‘Annie’ movie changes plenty, but remains true to the original

Martika Theis, Reporter

In a singing, dancing, and acting extravaganza, the beloved tale of little orphan Annie has come to the big screen with a modern twist.

The new “Annie” is beautiful in its preservation of original themes while modifying the story for a new modern feel. There is always a loss inherent in bringing a period piece into modern day, but classic “Annie” lovers will still feel the emotions portrayed in the original in this new version. Most complaints thus far tend to deal with the lack of period references in the movie but they are missing the point. This movie is meant to be “Annie” but it is not a retelling of the same story. If that was the only reason the movie was made, it would have been set in its corresponding time period. The purpose of the movie was not only to introduce a version with African American actors but also to set the story in modern times. Change was necessary and to be expected.

Another amusing complaint given often dealt with the choppiness of the video editing. While there is indeed less of a musical feel to the movie because of such quick scene changes, I believe these actually benefit the songs. For example, the song “Tomorrow”  is sung while Annie walks down a long street, much longer than a stage. The length of the street encourages the journeying theme of the song and hope that the sun will indeed come out tomorrow. “Hard Knock Life” is the only song with video editing that was truly frustrating. The orphanage, or in this case foster care center, is much too large to be logical and the scene changes only emphasize this.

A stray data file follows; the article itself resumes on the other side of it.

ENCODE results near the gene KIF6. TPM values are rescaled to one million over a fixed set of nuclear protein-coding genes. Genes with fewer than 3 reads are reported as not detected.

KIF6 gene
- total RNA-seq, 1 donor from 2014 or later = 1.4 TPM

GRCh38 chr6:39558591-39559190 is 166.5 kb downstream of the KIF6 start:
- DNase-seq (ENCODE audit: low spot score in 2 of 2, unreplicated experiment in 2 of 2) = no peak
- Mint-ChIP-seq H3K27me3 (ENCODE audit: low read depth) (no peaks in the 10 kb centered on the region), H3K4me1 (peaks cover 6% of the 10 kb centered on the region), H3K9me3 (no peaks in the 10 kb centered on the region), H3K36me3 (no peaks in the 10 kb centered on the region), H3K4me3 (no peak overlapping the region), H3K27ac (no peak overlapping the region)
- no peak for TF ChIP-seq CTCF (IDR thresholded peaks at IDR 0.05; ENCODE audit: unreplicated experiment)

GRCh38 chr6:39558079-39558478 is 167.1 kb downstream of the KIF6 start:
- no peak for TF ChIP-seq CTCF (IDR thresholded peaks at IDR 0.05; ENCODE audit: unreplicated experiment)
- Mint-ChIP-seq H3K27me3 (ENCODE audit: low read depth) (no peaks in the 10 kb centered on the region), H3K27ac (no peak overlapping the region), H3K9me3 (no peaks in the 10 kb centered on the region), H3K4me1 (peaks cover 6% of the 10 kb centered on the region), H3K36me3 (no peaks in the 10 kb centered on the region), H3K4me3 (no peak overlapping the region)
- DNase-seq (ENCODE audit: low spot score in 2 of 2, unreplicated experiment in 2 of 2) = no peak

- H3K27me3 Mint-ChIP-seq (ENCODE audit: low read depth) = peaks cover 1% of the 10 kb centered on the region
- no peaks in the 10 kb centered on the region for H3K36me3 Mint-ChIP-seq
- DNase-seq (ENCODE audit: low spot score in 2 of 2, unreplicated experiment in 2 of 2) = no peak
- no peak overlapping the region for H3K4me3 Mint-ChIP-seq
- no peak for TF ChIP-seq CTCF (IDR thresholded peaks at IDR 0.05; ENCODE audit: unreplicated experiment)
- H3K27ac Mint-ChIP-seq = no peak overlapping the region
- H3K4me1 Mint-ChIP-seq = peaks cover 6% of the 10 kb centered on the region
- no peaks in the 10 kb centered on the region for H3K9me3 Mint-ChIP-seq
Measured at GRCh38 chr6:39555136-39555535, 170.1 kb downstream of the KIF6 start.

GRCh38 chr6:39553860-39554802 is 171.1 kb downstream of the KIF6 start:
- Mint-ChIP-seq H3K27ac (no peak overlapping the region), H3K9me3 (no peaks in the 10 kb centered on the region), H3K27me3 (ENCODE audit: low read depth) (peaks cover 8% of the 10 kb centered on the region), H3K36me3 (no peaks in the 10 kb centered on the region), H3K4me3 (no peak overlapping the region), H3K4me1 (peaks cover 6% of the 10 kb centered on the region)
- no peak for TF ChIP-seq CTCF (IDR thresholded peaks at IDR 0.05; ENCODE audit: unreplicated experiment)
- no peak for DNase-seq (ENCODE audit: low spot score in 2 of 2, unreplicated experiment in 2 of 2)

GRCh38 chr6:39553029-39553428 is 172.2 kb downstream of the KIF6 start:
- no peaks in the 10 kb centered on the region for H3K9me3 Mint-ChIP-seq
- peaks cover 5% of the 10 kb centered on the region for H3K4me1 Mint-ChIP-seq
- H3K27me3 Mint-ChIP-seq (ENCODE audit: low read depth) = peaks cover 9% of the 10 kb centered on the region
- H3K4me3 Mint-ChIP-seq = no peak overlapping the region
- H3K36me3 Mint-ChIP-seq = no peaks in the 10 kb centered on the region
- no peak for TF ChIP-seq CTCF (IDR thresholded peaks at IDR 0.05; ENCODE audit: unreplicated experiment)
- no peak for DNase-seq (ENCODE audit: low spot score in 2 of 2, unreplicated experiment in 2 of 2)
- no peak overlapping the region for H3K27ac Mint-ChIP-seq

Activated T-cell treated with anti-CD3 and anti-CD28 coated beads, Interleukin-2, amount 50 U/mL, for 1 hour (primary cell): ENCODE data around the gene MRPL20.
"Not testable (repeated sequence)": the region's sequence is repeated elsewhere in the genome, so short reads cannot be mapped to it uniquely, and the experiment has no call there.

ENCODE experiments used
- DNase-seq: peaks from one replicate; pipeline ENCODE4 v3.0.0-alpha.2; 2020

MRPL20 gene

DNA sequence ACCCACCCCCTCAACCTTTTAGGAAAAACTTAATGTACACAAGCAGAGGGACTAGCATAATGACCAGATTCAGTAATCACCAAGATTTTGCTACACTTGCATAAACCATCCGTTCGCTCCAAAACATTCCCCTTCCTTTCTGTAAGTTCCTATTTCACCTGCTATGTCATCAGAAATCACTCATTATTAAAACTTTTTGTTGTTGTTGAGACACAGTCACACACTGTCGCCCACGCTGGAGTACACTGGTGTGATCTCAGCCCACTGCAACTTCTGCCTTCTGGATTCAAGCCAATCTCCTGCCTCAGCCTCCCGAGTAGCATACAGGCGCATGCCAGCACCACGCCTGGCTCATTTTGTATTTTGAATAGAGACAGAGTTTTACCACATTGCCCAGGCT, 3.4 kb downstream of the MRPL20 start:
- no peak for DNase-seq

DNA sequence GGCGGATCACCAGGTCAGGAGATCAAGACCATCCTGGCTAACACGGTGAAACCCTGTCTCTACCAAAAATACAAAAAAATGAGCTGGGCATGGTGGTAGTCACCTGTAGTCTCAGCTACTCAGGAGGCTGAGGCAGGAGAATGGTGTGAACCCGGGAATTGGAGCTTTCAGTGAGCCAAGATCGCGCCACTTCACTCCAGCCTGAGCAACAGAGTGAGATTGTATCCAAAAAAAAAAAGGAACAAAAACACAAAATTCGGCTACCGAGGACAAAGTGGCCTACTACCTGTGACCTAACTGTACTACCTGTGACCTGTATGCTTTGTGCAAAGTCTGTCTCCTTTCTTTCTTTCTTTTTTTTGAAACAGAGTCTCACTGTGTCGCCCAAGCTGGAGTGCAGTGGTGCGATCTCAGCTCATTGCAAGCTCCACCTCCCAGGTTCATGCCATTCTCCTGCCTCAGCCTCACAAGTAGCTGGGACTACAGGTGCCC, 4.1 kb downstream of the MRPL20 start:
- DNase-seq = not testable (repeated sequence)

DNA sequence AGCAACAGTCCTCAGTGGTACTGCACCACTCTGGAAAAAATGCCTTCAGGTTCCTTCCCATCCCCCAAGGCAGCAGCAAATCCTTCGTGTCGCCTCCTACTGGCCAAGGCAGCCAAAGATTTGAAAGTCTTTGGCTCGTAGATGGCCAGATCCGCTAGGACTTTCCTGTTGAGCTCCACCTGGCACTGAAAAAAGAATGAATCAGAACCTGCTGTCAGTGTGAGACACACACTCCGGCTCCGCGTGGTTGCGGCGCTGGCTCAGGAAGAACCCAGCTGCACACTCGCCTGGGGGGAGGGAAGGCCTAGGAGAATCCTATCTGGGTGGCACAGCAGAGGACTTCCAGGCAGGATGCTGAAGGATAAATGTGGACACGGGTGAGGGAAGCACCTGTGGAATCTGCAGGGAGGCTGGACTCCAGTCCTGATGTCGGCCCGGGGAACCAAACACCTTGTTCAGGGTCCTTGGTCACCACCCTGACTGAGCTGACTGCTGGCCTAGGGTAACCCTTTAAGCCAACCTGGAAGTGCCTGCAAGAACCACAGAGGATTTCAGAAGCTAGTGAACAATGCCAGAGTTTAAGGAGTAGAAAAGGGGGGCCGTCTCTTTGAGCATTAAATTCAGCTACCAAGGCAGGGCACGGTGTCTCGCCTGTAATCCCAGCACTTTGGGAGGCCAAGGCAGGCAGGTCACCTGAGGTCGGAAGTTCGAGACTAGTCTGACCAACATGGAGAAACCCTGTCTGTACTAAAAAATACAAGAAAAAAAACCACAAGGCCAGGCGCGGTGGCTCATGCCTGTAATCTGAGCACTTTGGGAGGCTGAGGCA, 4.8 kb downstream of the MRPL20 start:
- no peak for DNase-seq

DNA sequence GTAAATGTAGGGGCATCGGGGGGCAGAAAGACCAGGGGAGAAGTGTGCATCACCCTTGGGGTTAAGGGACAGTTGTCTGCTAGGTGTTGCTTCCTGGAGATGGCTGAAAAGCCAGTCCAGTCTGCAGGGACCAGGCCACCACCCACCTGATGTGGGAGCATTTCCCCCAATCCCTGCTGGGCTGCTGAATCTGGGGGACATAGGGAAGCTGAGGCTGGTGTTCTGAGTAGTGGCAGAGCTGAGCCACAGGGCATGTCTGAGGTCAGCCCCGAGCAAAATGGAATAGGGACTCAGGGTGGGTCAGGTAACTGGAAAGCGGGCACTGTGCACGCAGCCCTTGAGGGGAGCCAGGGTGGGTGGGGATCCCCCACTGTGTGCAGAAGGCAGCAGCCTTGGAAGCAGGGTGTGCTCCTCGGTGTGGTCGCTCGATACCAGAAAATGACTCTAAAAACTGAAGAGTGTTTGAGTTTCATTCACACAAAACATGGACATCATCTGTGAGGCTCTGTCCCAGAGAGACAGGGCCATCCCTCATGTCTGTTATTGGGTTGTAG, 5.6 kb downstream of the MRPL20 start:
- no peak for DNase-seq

Overall, the music is excellent. Seemingly weak near the start, the songs flow majestically.’I  Think I’m Gonna Like It Here” almost made me cry with its open, unbridled joy. The actors themselves seemed to be in an adventure of pure fun. “Tomorrow” utilizes reflections on objects to show Annie’s feelings about not having parents in an absolutely stunning move. Her mind is clearly represented in the imagery. “Easy Street” has an evil seductiveness to it, sending chills down viewers’ spines. The setting was lit just low enough, the voices are mixed properly, and the dancing is superb.

The changes made range from strange to annoying to fun. An entire fake movie was created within the movie just for the sake of a party. Annie has aspects to her personality never seen before. The only real frustrating changes are those in the words of the songs. In Hard Knock Life the word “orphanage” is changed to “foster kid” unnecessarily and hurts the fun of it with overly complex language. Several other songs were added just for kicks.

The movie does an excellent job of preserving the feelings of the original. Annie is still alone and looking for someone to love who eventually comes to love her in return. The new special effects and modifications help reveal these emotions clearer than just on an actor’s face. It is also timed properly. When the emotions only need to be portrayed on an actor’s face, the scene does not have extra distractions.

This movie is for everyone of every age. The hope imbued in the storyline, beautiful new edits, and quality of music makes it worth seeing even for die hard fans and those just looking for a pick-me-up.